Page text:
Kanazawa: It was super easy to get around this relatively compact city. A port shuttle bus took us from the ship to the central train station. From there, there was a tourist bus operating on a loop route connecting Kanazawa's more famous sites. We enjoyed the peace and beauty of Kenrokuen, one of the great gardens of Japan and which dates back many hundreds of years. Kanazawa's 21st Century Museum of Contemporary Art was a delight, as was Omicho fish market where we had a light sushi lunch at a "kaiten" (conveyor belt) sushi restaurant inside the market. Many fish merchants also offered fresh sea urchin, scallops and oysters at their stalls for enjoying on the spot (can't get any fresher!). Strolling Kanazawa's well preserved Higashi Chaya District gave some insight into what it must have been like to live in this castle town during Japan's Edo period.

Maizuru: We took the "Kyoto on Your Own" excursion. Although it is a full day excursion, given the distance between Maizuru and Kyoto City, this excursion only provides part of a day in Kyoto, a city which really deserves several days to visit. Therefore it is important to plan in advance what one wants to see, as Kyoto is a large city and many of its attractions are spread out among different areas of the City. The tour bus delivered us to Kyoto station. From there, we opted to visit the Arashiyama area of Kyoto. This included a brief hike up a mountainside to visit the Iwatayama Monkey Park (teenagers' choice!). We had a much less strenuous stroll through the Arashiyama neighbourhood and its famous bamboo grove before returning to Kyoto station to meet the bus.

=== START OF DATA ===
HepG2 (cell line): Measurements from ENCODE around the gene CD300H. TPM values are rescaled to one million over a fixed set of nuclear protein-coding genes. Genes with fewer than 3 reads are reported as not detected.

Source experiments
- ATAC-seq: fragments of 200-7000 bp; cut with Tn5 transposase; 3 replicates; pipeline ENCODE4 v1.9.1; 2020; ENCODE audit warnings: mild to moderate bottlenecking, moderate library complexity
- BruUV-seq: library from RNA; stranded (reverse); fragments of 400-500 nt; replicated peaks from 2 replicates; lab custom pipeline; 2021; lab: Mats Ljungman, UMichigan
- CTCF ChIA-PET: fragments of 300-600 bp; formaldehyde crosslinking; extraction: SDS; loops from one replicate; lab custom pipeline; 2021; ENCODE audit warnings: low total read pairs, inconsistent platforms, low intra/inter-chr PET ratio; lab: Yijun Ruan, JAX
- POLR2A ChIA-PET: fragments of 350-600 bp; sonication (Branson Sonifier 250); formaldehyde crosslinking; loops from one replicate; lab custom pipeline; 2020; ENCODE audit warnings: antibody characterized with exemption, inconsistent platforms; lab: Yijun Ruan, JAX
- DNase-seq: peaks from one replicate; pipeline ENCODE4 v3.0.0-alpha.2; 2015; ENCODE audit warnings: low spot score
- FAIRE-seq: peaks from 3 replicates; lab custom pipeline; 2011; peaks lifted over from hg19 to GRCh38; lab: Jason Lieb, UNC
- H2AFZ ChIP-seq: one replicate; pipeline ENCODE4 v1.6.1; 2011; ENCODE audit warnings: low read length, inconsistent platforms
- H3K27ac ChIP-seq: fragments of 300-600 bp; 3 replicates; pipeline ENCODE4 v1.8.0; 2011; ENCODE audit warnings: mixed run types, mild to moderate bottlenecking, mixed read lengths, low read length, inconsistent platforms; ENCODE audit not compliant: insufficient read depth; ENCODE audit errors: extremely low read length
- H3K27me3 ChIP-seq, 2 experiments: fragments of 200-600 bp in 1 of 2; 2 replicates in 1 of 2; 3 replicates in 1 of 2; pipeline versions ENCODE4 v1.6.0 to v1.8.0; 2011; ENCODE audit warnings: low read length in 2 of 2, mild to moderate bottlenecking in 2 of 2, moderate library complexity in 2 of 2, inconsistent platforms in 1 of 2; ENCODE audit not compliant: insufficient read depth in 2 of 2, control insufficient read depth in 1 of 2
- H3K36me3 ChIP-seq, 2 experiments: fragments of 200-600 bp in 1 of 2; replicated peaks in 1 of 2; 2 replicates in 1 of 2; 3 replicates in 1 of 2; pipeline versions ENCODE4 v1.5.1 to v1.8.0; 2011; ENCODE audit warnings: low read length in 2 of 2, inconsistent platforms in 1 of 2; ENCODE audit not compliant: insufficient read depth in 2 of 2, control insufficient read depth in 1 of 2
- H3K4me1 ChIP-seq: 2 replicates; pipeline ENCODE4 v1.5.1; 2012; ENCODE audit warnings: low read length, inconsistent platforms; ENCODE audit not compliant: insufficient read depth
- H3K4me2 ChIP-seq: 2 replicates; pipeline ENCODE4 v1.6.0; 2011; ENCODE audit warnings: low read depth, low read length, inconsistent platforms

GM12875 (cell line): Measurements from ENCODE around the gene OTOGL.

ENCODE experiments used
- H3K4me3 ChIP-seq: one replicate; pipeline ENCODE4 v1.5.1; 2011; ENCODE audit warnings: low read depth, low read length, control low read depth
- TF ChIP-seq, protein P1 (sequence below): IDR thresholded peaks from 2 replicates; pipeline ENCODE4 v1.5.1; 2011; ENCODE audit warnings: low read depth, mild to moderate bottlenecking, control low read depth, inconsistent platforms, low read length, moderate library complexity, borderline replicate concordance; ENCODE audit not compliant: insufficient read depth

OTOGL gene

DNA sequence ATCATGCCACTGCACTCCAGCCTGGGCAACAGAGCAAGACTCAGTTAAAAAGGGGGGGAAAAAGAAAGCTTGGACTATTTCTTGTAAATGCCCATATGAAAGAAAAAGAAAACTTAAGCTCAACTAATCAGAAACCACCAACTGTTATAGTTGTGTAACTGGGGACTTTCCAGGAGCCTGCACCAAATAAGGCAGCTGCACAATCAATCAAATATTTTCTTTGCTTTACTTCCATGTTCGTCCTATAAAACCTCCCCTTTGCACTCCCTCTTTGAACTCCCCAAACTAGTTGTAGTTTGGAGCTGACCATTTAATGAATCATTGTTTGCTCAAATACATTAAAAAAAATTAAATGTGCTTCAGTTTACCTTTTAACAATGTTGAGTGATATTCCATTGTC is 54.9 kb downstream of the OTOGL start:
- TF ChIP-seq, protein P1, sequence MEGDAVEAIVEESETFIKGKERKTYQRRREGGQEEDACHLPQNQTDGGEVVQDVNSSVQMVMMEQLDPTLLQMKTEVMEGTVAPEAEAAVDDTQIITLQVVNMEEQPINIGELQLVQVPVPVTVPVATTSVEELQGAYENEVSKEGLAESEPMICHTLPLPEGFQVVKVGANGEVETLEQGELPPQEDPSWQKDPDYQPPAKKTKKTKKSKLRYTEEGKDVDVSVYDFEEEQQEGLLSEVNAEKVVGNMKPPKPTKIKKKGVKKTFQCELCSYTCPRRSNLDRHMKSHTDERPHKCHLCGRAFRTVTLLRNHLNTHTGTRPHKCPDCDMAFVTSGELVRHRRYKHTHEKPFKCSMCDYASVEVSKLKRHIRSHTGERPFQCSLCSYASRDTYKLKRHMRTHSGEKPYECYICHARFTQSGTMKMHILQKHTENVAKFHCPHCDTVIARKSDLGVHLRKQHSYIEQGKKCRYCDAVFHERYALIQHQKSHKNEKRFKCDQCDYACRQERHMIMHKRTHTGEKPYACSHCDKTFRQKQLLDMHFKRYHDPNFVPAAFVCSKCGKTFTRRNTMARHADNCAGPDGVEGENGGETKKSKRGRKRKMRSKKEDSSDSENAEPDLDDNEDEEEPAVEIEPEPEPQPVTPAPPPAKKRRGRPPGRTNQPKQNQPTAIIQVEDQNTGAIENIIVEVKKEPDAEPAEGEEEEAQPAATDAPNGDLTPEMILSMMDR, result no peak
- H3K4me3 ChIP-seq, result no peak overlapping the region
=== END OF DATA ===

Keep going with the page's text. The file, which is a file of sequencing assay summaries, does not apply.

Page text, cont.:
Sakaiminato: Free port shuttle to the Sakaiminato train station, where we boarded a coach which delivered us to Matsue's feudal castle for a reasonable fare. The castle, which dates back many hundreds of years but is well preserved, was a family favourite. A very impressive structure and great views from the top!. Back to Sakaiminato where we spent time at a local grocery store exploring the aisles and discovering all sorts of cool products.